Subramanian Swamy is not known to mince his words and he had predicted, in 2015, that the economy was headed for a tailspin. The former Harvard economics professor, who has been long ignored for the FM post, had said that a ‘major crash was inevitable’.
Two days before the GDP figures had been revealed, he had slammed Nirmala Sitharaman saying she ‘doesn’t know any economics’ and that the real growth was around 1.5%.
He had told Huffington Post two days before the GDP figures were revealed: “Do you know what the real growth rate today is? They are saying that it is coming down to 4.8%. I’m saying it is 1.5%.”
He had also told HuffPost that he had been overlooked because Modi didn’t want him, that the ‘PM didn’t want any minister to talk back to him, let alone in public, but in private cabinet meetings too’.
Swamy’s observations matched former Chief Economic Advisor Amitabh Kant’s who had argued in a piece for The Indian Express in June that the GDP growth was being over-estimated by 2.5% points per year between ‘2011-12 and 2016-17’.
He had argued: “My results indicate that methodological changes led to GDP growth being overstated by about 2.5 percentage points per year between 2011-12 and 2016-17, a period that spans both UPA and NDA governments. Official estimates place average annual growth for this period at about 7 per cent. Actual growth may have been about 4.5 per cent, with a 95 per cent confidence interval of 3.5 to 5.5 per cent.”
Why is the GDP low?
Subdued consumption trend along with a massive contraction in manufacturing, agriculture and mining activities pulled India's GDP growth rate down to 4.5 per cent in the second quarter of 2019-20.
This is the slowest GDP growth rate in around six years. The growth on a year-on-year basis during Q2 2018-19 had stood at 7 per cent.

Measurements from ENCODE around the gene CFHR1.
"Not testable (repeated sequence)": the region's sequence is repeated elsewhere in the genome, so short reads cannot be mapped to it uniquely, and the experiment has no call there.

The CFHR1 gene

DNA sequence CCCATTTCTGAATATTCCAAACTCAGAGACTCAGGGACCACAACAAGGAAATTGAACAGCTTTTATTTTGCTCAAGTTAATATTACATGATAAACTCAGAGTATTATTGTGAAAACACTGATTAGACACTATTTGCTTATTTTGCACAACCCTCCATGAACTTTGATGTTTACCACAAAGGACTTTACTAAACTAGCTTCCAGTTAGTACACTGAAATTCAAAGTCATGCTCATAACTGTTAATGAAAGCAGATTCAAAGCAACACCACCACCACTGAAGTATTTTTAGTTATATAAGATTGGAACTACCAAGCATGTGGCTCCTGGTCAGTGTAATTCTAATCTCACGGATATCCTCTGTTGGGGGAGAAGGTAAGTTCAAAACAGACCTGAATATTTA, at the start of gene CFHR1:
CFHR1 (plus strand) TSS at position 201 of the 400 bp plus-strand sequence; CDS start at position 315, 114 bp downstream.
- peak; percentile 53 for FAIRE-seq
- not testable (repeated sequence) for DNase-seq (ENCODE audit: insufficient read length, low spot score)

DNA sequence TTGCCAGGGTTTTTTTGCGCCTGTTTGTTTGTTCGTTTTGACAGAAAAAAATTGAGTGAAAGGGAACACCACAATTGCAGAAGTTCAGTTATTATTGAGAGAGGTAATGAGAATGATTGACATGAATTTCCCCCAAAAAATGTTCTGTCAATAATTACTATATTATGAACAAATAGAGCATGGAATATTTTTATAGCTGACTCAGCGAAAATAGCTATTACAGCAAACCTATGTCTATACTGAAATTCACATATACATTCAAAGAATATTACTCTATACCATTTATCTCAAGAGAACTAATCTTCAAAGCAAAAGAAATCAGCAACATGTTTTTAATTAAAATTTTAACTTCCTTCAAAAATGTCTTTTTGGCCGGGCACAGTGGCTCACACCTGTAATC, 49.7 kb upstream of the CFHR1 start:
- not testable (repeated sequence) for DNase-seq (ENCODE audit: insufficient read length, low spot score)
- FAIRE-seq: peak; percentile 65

On a sequential basis, the growth rate came lower than the 5 per cent recorded in Q1 of 2019-20, 5.8 per cent in Q4 2018-19, and 6.6 per cent in Q3 2018-19.
At present, India's economy faces a severe demand slowdown on account of high GST rates, farm distress, stagnant wages and liquidity constraints.
This trend of subdued consumption, referred to as slowdown, is being cited by economy watchers as the prime reason for the successive fall in GDP growth rate.
All the major sectors, including automobile, capital goods, banks, consumer durables, FMCG and real estate, have been heavily battered.
Consequently, the output of manufacturing, mining and electricity generation, among others, have plunged, causing job losses.
The National Statistical Office (NSO) data showed that Gross Value Added (GVA) growth rate during the second quarter of 2019-20 on a YoY basis fell to 4.3 per cent, from 6.9 per cent during the like period of the previous fiscal.
"Quarterly GVA (Basic Price) at Constant (2011-2012) Prices for Q2 of 2019-20 is estimated at Rs 33.16 lakh crore, as against Rs 31.79 lakh crore in Q2 of 2018-19, showing a growth rate of 4.3 per cent over the corresponding quarter of previous year," the NSO said in a statement.
The GVA includes taxes, but excludes subsidies.
As per the estimates, the growth in the 'agriculture, forestry and fishing', 'mining and quarrying', 'manufacturing', 'electricity, gas, water supply & other utility services' and 'construction' is estimated to be 2.1 per cent, 0.1 per cent, (-) 1 per cent, 3.6 per cent and 3.3 per cent, respectively, during this period.
Another key growth gauge -- Gross Fixed Capital Formation which underscores the overall investment levels to procure assets at constant (2011-2012) prices -- is estimated at Rs 10.83 lakh crore in Q2 from Rs 11.16 lakh crore in Q2 of 2018-19.
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